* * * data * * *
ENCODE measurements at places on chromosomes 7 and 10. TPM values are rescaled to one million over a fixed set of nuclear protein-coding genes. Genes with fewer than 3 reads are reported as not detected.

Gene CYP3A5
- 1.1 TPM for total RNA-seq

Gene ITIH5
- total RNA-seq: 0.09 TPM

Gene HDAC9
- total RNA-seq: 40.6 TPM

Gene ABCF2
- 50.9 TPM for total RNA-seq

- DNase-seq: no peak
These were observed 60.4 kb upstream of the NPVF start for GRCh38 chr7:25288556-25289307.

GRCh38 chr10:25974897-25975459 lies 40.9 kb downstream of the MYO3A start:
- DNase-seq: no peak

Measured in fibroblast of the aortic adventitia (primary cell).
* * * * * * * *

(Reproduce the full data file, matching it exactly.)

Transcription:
ENCODE measurements at places on chromosomes 7 and 10. TPM values are rescaled to one million over a fixed set of nuclear protein-coding genes. Genes with fewer than 3 reads are reported as not detected.

Gene CYP3A5
- 1.1 TPM for total RNA-seq

Gene ITIH5
- total RNA-seq: 0.09 TPM

Gene HDAC9
- total RNA-seq: 40.6 TPM

Gene ABCF2
- 50.9 TPM for total RNA-seq

- DNase-seq: no peak
These were observed 60.4 kb upstream of the NPVF start for GRCh38 chr7:25288556-25289307.

GRCh38 chr10:25974897-25975459 lies 40.9 kb downstream of the MYO3A start:
- DNase-seq: no peak

Measured in fibroblast of the aortic adventitia (primary cell).